Some of Matthew Shepard’s personal objects, including child-sized Superman cape, photographs, correspondence and notebooks, will be donated by his parents to the Smithsonian’s National Museum of American History in Washington D.C. next week.
Shepard, 21, was a gay college student who was murdered in October 1998s in Laramie, Wyoming. Shepard died of severe injuries he received following the vicious attack. His killing shined a national spotlight on attacks and murders against the LGBTQ community.
Shepard’s ashes were interred today at Washington National Cathedral.
“For 20 years, we have tried to share the meaning of our son’s life, as well as his dreams for a kinder, more accepting and loving world,” Judy Shepard said in a statement. “While we always have our family memories, it is deeply comforting to know the Smithsonian will preserve his story and meaning for future generations. We cannot think of a better way to honor Matt’s life and legacy.”
Dennis and Judy Shepard will be at National Museum of American History Thursday for the event.
The donated material will represent their son’s everyday life, from elementary school to college, as a participant in theater productions and as an international traveler. The collection also will include condolence cards and correspondence the Shepards received following Matthew’s murder.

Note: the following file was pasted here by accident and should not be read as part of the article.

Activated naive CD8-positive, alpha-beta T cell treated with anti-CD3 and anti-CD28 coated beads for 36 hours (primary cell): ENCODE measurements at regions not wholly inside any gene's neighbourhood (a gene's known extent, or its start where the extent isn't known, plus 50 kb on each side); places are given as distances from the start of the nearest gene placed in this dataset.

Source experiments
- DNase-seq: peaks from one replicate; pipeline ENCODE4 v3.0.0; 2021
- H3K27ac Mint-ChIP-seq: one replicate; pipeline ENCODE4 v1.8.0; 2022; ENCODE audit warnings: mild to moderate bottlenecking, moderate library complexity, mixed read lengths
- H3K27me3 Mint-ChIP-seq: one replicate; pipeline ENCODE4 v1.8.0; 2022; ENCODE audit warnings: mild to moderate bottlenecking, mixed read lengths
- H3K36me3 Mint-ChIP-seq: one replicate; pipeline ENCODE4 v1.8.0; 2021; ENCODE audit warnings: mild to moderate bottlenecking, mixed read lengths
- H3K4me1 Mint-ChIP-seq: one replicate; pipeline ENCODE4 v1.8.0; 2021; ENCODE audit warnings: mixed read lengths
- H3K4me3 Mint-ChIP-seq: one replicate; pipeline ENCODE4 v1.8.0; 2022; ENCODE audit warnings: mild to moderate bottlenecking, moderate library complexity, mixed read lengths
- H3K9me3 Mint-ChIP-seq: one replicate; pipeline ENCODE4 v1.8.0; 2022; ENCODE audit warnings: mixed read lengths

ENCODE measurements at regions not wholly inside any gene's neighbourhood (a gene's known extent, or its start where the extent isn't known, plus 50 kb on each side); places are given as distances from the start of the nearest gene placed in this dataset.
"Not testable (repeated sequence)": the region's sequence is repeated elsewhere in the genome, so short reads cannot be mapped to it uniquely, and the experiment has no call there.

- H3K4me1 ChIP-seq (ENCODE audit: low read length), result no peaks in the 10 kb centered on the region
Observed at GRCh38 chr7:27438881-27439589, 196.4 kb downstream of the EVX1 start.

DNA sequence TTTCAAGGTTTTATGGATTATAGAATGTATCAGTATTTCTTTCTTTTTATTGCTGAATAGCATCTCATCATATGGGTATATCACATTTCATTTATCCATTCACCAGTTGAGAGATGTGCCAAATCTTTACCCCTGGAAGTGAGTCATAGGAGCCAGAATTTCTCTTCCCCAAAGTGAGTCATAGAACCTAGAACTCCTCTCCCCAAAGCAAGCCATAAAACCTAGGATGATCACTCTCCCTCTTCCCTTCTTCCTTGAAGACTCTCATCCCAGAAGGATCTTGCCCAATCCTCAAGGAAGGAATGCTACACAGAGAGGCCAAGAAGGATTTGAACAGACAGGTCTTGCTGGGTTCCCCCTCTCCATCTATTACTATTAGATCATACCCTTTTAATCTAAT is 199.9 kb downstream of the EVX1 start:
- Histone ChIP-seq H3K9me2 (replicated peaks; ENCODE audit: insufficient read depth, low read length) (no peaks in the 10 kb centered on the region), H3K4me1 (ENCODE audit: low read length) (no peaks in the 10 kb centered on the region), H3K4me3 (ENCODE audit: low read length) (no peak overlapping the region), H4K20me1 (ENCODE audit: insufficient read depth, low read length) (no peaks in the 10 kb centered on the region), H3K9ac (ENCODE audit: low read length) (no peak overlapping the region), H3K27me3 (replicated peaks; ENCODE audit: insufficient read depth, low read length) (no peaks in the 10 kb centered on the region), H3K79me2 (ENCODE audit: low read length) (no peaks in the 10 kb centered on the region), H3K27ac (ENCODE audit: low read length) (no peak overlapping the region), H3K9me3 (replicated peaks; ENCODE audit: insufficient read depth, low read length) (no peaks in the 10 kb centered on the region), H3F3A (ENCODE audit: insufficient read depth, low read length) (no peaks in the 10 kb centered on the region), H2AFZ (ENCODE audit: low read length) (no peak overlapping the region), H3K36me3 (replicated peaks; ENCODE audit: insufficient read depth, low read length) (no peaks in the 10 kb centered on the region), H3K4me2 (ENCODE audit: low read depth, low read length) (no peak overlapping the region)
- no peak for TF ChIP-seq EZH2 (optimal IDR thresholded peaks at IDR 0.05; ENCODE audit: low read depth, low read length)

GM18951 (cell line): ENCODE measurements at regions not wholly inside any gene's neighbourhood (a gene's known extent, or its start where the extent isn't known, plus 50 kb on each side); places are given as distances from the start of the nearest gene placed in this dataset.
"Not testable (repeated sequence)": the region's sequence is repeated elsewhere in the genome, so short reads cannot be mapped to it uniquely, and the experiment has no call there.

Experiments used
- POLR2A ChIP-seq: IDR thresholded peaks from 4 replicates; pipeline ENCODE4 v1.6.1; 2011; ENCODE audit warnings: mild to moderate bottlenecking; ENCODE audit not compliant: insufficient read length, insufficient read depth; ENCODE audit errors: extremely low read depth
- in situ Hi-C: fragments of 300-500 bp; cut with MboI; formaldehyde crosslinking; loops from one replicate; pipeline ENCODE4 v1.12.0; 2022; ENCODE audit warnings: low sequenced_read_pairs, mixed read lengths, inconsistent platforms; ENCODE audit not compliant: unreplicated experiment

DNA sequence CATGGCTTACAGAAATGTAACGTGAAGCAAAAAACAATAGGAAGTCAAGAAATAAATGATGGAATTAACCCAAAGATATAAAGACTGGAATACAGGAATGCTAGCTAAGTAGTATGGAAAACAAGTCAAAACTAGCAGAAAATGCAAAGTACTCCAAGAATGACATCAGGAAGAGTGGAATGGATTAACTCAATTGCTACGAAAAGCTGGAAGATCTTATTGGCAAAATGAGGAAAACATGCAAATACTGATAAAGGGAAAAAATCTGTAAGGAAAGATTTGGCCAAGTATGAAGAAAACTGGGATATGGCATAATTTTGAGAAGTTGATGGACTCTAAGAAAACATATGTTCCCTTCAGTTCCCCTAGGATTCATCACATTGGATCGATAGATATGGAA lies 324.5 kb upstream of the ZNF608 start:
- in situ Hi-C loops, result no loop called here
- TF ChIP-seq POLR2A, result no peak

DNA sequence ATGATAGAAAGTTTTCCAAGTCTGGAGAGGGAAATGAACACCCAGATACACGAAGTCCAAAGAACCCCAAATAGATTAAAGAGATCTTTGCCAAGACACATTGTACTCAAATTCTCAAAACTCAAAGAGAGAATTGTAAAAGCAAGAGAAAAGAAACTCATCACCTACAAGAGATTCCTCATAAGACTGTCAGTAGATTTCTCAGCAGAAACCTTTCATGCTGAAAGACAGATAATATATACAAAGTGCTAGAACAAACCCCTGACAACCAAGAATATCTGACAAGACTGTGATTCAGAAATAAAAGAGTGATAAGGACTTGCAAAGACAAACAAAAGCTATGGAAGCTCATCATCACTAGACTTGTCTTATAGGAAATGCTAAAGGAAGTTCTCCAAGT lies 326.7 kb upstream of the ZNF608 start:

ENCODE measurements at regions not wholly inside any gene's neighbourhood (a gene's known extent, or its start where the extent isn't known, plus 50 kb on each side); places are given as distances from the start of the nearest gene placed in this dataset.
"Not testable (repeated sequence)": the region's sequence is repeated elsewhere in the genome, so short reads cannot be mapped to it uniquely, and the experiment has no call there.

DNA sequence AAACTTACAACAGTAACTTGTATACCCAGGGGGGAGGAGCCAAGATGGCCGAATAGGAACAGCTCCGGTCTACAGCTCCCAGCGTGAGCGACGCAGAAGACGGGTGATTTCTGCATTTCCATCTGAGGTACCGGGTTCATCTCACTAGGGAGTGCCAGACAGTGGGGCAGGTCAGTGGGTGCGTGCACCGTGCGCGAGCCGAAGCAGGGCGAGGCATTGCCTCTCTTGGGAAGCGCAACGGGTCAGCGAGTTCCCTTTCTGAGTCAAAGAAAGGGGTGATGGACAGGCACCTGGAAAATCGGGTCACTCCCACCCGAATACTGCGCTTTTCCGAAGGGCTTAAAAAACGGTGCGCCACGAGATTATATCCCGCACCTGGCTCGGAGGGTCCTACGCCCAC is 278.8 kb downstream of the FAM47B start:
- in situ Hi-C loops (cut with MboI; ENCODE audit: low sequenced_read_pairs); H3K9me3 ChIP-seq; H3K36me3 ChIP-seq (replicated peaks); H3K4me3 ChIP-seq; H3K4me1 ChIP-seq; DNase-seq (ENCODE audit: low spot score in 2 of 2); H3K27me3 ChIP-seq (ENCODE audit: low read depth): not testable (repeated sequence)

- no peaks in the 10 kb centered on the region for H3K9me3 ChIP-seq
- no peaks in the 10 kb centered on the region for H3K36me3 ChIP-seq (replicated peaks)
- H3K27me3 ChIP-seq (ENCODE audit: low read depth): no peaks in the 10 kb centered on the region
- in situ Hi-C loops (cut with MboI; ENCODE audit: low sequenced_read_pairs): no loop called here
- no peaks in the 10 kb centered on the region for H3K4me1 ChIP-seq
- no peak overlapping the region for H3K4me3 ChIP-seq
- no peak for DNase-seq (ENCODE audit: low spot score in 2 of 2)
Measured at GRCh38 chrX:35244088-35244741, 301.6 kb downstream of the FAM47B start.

Other items will include theater scripts, sandals, a wedding ring, and purple ribbon award.
Shepard, who was born Dec. 1, 1976 in Casper, Wyoming, spent his childhood and teenage years in Casper and participated in various local theatrical productions. In his junior year of high school, the family moved to Saudi Arabia for his father’s new job.
Shepard returned to the United States after graduating from The American School in Switzerland and lived in North Carolina and Colorado before attending the University of Wyoming during the 1998-1999 school year.
During the Smithsonian event ceremony, students from George Mason University’s School of Theater will perform excerpts from “The Laramie Project” by Moisés Kaufman and the Tectonic Theater Project.
Materials from the National Museum of American History’s LGBTQ collections date to the 19th century. Objects in the collections include a selection of protest signs from gay civil rights activist Frank Kameny, Billie Jean King’s tennis dress, the first transgender pride flag, and HIV- and AIDS-related lab equipment and medications.